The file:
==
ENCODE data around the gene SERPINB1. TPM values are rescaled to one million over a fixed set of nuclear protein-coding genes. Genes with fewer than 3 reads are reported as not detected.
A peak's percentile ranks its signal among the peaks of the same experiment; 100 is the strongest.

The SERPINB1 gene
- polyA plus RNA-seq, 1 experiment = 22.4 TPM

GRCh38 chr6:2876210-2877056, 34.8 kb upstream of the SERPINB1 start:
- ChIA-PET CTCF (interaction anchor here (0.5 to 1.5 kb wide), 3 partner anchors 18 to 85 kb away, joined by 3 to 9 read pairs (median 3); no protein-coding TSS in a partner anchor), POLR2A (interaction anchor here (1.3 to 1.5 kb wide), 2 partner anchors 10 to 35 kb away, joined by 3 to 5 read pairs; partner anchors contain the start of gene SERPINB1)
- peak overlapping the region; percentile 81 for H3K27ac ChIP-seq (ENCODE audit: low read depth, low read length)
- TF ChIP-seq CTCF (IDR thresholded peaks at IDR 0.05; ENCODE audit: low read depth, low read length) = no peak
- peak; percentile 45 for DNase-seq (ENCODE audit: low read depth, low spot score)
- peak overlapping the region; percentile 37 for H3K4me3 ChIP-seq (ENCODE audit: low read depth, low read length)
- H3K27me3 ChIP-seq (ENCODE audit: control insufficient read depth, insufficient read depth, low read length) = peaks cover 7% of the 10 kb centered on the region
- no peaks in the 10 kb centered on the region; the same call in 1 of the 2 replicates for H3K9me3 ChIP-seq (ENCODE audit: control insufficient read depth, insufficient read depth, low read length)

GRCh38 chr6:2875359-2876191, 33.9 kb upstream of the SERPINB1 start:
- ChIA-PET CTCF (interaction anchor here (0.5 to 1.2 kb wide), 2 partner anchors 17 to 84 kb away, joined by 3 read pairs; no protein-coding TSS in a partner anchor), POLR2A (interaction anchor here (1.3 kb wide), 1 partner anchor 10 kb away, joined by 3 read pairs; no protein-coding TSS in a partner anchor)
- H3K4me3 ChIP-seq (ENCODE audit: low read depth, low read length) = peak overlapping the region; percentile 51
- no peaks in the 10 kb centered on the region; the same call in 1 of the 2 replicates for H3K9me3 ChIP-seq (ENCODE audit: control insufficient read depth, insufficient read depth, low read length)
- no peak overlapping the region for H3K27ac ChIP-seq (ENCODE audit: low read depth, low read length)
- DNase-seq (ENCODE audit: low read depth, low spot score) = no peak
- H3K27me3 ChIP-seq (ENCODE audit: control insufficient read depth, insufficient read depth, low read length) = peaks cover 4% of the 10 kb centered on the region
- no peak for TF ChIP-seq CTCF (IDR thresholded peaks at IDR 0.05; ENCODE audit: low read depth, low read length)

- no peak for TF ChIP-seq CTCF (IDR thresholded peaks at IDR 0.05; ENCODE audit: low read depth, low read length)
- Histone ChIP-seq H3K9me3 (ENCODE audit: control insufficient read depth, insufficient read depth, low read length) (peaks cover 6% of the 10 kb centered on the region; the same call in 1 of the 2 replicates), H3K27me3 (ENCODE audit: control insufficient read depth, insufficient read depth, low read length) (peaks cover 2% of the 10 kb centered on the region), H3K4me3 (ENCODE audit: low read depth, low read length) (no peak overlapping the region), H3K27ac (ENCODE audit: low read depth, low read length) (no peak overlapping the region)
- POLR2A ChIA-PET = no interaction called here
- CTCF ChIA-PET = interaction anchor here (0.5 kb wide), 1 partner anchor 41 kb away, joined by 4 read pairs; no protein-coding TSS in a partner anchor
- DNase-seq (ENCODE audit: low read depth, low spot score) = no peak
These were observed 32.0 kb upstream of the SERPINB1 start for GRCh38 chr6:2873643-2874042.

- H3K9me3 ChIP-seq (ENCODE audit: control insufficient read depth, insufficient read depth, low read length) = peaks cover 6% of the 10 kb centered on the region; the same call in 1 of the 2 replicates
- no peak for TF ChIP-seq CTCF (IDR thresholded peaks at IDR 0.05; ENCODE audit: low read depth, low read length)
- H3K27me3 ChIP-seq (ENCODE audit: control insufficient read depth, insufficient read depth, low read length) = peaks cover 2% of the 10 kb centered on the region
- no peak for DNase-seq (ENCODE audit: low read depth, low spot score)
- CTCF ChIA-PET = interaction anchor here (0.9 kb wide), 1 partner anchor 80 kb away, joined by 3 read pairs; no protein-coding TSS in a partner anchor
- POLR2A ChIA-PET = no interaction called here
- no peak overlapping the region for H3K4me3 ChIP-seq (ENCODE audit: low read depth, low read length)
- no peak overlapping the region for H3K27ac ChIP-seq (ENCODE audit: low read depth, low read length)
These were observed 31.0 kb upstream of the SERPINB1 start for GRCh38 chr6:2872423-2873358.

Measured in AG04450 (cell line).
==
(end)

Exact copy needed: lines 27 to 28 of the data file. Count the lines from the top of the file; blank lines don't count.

- H3K9me3 ChIP-seq (ENCODE audit: control insufficient read depth, insufficient read depth, low read length) = peaks cover 6% of the 10 kb centered on the region; the same call in 1 of the 2 replicates
- no peak for TF ChIP-seq CTCF (IDR thresholded peaks at IDR 0.05; ENCODE audit: low read depth, low read length)